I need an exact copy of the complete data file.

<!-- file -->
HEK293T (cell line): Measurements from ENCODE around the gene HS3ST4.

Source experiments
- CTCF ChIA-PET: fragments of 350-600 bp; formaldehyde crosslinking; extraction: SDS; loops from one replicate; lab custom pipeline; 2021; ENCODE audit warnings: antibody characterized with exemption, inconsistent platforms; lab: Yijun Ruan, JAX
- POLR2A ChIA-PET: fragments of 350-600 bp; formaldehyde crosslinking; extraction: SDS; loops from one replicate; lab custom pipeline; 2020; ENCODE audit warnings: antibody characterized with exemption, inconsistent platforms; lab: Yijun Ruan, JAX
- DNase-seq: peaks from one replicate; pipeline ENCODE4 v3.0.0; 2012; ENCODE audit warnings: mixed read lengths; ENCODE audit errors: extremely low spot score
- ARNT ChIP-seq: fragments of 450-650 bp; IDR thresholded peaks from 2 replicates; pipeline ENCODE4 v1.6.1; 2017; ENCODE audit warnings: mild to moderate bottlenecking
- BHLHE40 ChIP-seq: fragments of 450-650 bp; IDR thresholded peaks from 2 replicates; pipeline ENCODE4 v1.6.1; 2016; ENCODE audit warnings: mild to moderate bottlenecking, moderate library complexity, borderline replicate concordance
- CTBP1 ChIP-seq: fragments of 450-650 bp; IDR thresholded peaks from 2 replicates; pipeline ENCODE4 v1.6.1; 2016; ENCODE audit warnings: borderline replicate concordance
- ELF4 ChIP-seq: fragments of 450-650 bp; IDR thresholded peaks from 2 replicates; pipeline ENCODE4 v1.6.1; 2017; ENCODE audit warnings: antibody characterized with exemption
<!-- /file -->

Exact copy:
HEK293T (cell line): Measurements from ENCODE around the gene HS3ST4.

Source experiments
- CTCF ChIA-PET: fragments of 350-600 bp; formaldehyde crosslinking; extraction: SDS; loops from one replicate; lab custom pipeline; 2021; ENCODE audit warnings: antibody characterized with exemption, inconsistent platforms; lab: Yijun Ruan, JAX
- POLR2A ChIA-PET: fragments of 350-600 bp; formaldehyde crosslinking; extraction: SDS; loops from one replicate; lab custom pipeline; 2020; ENCODE audit warnings: antibody characterized with exemption, inconsistent platforms; lab: Yijun Ruan, JAX
- DNase-seq: peaks from one replicate; pipeline ENCODE4 v3.0.0; 2012; ENCODE audit warnings: mixed read lengths; ENCODE audit errors: extremely low spot score
- ARNT ChIP-seq: fragments of 450-650 bp; IDR thresholded peaks from 2 replicates; pipeline ENCODE4 v1.6.1; 2017; ENCODE audit warnings: mild to moderate bottlenecking
- BHLHE40 ChIP-seq: fragments of 450-650 bp; IDR thresholded peaks from 2 replicates; pipeline ENCODE4 v1.6.1; 2016; ENCODE audit warnings: mild to moderate bottlenecking, moderate library complexity, borderline replicate concordance
- CTBP1 ChIP-seq: fragments of 450-650 bp; IDR thresholded peaks from 2 replicates; pipeline ENCODE4 v1.6.1; 2016; ENCODE audit warnings: borderline replicate concordance
- ELF4 ChIP-seq: fragments of 450-650 bp; IDR thresholded peaks from 2 replicates; pipeline ENCODE4 v1.6.1; 2017; ENCODE audit warnings: antibody characterized with exemption